|30 Mile Bridge Trio||
Truss and Beam
|30 Mile Road||Macomb County, MI||Rural||Clinton River and Branches|
This is a section of abandoned road (see the map for more info) that can take a person back in time and reveal what a drive in the 1920s might have been like. Three historic bridges used to carry 30 Mile Road over the Clinton River and a couple small branches. Starting from the East, you would cross a small steel stringer beam bridge with lattice guardrails. You would then cross a slightly larger beam bridge (which I call the Middle Bridge), which would also have lattice guardrails, but they would be a bit taller. Finally, you would cross the Clinton River, on a pin connected Pratt pony truss. The Michigan Historic Bridge Inventory mentions all three of these bridges, and gives a date of 1920 for the construction of all three bridges.
Today, the first small beam bridge (from the East) is the only one whose deck still stands. This was a standard plan steel stringer beam bridge, with standard lattice guardrails. This particular design of bridge appeared to have a guardrail problem, since most of these bridges, including this 30 Mile Road example, have guardrails that are falling off the bridge. It appears to be the way in which the guardrails were held on the bridge via a brace... when the brace rusted, the guardrails would fall off. Cobblestone abutments are present, however these have been completely covered in concrete.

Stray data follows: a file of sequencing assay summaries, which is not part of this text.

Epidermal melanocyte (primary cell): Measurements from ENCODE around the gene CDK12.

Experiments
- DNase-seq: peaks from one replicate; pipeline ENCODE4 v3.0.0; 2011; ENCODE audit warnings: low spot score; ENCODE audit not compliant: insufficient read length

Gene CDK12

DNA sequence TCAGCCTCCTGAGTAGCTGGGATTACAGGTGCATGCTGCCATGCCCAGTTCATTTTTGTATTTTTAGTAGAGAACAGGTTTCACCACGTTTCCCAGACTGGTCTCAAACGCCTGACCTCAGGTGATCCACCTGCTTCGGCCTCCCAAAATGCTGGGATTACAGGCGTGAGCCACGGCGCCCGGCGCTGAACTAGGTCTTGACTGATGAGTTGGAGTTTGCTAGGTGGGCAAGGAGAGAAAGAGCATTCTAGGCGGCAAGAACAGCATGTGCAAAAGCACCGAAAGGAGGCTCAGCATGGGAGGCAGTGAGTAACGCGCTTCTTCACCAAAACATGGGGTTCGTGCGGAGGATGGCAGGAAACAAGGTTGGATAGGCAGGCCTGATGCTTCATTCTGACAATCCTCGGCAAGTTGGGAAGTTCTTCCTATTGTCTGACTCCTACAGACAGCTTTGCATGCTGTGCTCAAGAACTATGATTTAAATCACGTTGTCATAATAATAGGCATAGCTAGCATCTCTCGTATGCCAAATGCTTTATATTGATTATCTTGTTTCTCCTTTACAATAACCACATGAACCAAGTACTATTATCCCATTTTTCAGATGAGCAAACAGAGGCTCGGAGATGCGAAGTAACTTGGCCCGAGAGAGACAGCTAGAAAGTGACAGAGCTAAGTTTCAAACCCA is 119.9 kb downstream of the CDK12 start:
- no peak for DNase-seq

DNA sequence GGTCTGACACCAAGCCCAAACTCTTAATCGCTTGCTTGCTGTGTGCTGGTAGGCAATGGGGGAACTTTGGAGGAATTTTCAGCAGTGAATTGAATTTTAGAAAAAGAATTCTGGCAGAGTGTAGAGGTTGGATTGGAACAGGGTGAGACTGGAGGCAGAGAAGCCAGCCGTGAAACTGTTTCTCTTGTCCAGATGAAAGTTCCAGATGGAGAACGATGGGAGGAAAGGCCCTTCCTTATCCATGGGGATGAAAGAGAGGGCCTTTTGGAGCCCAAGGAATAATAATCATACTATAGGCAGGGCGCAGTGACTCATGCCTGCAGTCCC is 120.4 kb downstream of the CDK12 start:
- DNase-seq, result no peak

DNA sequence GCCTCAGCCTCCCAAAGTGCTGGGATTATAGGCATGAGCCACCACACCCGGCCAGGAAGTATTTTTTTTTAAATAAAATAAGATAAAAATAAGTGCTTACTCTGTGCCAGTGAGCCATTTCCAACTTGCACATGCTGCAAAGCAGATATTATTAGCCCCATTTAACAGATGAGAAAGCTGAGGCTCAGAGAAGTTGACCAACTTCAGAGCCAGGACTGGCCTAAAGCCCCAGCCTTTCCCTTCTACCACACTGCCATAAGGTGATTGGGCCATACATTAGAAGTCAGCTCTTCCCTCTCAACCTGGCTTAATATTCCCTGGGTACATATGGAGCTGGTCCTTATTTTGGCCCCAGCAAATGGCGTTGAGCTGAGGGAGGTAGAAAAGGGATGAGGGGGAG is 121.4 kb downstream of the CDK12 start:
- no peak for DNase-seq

The second, middle bridge, is also a beam bridge with lattice guardrails, however the guardrails are taller, and mounted differently. I would not place this bridge in the standard plan category that I put the first beam bridge in. This bridge's fate was exactly the opposite as the first bridge - the deck has collapsed, but the guardrails have survived, mounted into the abutments at each end! The collapse of this bridge appears to have involved the concrete covered cobblestone abutments. Along with the deck, that appeared to break in the middle, the cobblestone abutments are tipping over at one end. Flood waters appear to have helped to wash the abutments free, which resulted in them tipping over.
The truss bridge, which crosses the main Clinton River, appears to have been a pin connected Pratt pony truss. It sat on concrete abutments, that may also have cobblestones behind them. Like the middle beam bridge, the deck appears to have broke in the middle. The abutments seemed intact from what I could see at the east side of the bridge. I could not cross the river, and did not inspect the west side when I visited. All of these bridge appear to have been collapsed for some time, yet many parts of this bridge remained in the water when I visited. Eye bars, turnbuckles, members and even the top chords are still here.